On Friday, EU banking watchdogs said that banks in the European Union had been informed that they may experience large capital gaps if Britain and the bloc do not reach an agreement regarding how to treat their loss-absorbing debt after Brexit.
Under new banking rules that are meant to reduce taxpayers’ costs in the banking crisis, EU lenders are obliged to issue an adequate amount of debt that would be written down, or bailed-in, in order to absorb losses if they fail.
The European Banking Authority estimated that around 276 billion euros (243.59 billion pounds) of debt would have to be issued by banks in the European Union to meet the regulatory targets, warning that markets may find it hard to absorb it.
Brexit may make things more complicated.
Andrea Enria, the EBA chief, informed a banking conference in Brussels that most banks in the European Union have issued loss-absorbing capital under British laws, which could make it not compliant with EU policies on bank rescues in the event of a hard Brexit.
“What will happen to these instruments if the UK becomes a third country? Banks need to start thinking about that and authorities need to prepare,” said Enria.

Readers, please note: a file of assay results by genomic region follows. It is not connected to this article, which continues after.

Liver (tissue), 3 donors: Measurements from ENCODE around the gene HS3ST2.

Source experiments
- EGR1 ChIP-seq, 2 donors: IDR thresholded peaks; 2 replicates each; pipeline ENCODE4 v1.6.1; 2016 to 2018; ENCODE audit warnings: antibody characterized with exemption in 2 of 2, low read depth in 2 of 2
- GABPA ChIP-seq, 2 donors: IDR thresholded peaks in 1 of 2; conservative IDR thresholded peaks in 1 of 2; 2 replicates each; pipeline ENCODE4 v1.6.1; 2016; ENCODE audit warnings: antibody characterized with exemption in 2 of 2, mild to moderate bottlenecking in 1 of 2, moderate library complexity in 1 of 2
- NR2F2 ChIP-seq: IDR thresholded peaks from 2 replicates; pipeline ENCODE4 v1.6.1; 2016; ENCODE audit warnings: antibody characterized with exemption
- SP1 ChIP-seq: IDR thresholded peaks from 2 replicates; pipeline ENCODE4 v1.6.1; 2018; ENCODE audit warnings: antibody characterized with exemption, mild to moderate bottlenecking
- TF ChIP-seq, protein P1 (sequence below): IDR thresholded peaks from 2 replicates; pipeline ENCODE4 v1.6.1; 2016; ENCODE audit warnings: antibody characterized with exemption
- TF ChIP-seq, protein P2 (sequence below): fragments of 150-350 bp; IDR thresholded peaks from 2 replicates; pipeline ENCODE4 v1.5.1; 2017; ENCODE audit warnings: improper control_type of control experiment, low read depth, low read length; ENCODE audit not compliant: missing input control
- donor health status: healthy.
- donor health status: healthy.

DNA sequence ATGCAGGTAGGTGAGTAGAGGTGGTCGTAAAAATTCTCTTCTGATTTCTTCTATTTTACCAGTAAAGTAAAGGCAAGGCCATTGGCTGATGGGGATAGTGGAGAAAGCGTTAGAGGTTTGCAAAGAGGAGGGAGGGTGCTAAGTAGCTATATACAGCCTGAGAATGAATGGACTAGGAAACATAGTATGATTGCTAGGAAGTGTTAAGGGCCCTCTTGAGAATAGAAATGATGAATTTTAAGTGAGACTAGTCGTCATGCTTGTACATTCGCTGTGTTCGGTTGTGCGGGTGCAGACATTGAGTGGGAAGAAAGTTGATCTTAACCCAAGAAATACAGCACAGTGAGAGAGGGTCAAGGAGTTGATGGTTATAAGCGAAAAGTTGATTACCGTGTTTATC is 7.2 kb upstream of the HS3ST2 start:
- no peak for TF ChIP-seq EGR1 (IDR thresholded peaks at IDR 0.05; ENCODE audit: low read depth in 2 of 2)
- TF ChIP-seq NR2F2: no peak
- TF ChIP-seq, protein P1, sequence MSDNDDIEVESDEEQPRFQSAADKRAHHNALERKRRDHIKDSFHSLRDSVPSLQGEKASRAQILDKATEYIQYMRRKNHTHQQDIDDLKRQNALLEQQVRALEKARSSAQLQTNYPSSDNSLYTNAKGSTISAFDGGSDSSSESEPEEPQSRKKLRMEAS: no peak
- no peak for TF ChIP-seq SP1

During a news conference on Friday, Elke Koenig, who is the chairperson of the EU agency that is in charge of failing banks, the Single Resolution Board said: “We started to alert banks over these possible risks.”
Regulators suffer from this problem for all bank debts that are issued under foreign jurisdictions that, without agreements on mutual recognition, may not permit it to be wiped out to save a bank.
With Brexit, the problem would be exponentially larger since a large part of EU banks’ debt is presently issued under British laws.
MREL, which is a part of this debt, is short-term and will be repaid before Britain withdraws from the bloc in 2019. However, the longer-term liabilities are possible to remain pending after Brexit, Enria informed reporters on the sidelines of the conference.
In the absence of a deal on how to treat them, banks may not be able to make use of them to absorb losses and would, in turn, be compelled to issue new MREL debt.
Enria stated that contractual clauses might need to be included in debt contracts to discuss this uncertainty. “Or banks should rather issue (debt) under different law,” said the chairperson.